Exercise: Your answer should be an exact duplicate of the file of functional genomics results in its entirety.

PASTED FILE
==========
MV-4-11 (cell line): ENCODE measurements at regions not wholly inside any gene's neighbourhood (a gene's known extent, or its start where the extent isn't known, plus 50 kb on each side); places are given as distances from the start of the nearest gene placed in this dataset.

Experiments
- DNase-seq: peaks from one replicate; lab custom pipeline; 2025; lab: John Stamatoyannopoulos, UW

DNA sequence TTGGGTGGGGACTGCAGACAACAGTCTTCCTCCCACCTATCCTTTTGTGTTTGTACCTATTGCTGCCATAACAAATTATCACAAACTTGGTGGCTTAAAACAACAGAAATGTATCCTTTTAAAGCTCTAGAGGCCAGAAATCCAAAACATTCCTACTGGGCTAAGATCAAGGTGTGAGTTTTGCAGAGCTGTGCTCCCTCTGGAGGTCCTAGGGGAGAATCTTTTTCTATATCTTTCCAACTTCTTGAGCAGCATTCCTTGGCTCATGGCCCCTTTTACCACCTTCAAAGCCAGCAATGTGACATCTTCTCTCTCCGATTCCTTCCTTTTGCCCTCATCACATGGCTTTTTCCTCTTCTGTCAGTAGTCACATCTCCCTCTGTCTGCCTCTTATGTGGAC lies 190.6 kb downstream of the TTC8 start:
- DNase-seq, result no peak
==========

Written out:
MV-4-11 (cell line): ENCODE measurements at regions not wholly inside any gene's neighbourhood (a gene's known extent, or its start where the extent isn't known, plus 50 kb on each side); places are given as distances from the start of the nearest gene placed in this dataset.

Experiments
- DNase-seq: peaks from one replicate; lab custom pipeline; 2025; lab: John Stamatoyannopoulos, UW

DNA sequence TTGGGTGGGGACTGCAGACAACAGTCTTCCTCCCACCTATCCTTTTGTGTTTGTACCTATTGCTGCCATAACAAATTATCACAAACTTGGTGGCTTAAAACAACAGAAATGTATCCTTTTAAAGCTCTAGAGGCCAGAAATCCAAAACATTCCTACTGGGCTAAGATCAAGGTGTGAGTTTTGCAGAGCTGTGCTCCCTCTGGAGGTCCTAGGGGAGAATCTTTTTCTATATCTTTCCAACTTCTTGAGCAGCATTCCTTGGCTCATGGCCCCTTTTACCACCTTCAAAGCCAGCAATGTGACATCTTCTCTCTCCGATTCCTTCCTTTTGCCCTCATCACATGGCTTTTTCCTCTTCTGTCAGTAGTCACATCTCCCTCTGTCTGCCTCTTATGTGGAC lies 190.6 kb downstream of the TTC8 start:
- DNase-seq, result no peak